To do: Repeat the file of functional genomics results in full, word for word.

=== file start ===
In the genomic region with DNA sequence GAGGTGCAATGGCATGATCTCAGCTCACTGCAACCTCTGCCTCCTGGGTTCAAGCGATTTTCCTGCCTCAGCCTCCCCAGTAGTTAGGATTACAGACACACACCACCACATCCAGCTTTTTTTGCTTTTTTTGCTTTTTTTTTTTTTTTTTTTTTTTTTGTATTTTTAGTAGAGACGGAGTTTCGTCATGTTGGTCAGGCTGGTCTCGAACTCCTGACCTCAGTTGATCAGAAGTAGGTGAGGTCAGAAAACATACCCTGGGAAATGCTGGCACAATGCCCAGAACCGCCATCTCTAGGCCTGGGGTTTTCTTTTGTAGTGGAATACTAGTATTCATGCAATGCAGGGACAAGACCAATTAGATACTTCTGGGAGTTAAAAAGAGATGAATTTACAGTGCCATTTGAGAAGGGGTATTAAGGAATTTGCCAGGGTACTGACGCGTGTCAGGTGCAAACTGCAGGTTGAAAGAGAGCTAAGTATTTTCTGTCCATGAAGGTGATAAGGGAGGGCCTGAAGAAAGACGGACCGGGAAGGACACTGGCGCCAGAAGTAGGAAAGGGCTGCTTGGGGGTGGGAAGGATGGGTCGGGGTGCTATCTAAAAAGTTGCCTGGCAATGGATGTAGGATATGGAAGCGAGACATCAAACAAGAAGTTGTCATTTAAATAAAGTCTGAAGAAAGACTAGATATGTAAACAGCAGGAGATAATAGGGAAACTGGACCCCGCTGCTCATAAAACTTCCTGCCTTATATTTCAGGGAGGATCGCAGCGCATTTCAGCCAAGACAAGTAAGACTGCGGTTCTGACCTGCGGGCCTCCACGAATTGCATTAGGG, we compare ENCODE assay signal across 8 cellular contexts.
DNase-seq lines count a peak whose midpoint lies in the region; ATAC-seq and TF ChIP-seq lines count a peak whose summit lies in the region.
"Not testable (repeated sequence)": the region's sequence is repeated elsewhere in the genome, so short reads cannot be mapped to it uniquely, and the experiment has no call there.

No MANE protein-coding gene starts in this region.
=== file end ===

In the genomic region with DNA sequence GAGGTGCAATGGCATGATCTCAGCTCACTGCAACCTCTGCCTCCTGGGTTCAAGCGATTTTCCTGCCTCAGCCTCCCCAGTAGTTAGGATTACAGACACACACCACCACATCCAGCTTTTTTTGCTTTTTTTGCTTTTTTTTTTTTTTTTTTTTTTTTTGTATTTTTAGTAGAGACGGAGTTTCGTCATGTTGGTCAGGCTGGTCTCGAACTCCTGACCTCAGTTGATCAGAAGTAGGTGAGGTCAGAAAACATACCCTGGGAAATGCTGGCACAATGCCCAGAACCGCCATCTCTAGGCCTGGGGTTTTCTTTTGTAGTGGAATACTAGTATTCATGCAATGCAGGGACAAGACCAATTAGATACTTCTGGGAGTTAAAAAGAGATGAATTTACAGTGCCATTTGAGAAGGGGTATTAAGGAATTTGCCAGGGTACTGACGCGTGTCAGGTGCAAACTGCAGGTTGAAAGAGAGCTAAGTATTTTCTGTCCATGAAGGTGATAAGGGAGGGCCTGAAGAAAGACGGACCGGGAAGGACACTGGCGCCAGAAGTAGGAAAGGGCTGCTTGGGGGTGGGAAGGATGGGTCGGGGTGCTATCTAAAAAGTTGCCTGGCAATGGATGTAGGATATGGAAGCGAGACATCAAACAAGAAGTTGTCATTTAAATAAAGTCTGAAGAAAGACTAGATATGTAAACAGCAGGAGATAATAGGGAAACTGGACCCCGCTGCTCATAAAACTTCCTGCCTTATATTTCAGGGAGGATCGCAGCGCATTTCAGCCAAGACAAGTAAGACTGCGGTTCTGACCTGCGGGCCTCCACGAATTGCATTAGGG, we compare ENCODE assay signal across 8 cellular contexts.
DNase-seq lines count a peak whose midpoint lies in the region; ATAC-seq and TF ChIP-seq lines count a peak whose summit lies in the region.
"Not testable (repeated sequence)": the region's sequence is repeated elsewhere in the genome, so short reads cannot be mapped to it uniquely, and the experiment has no call there.

No MANE protein-coding gene starts in this region.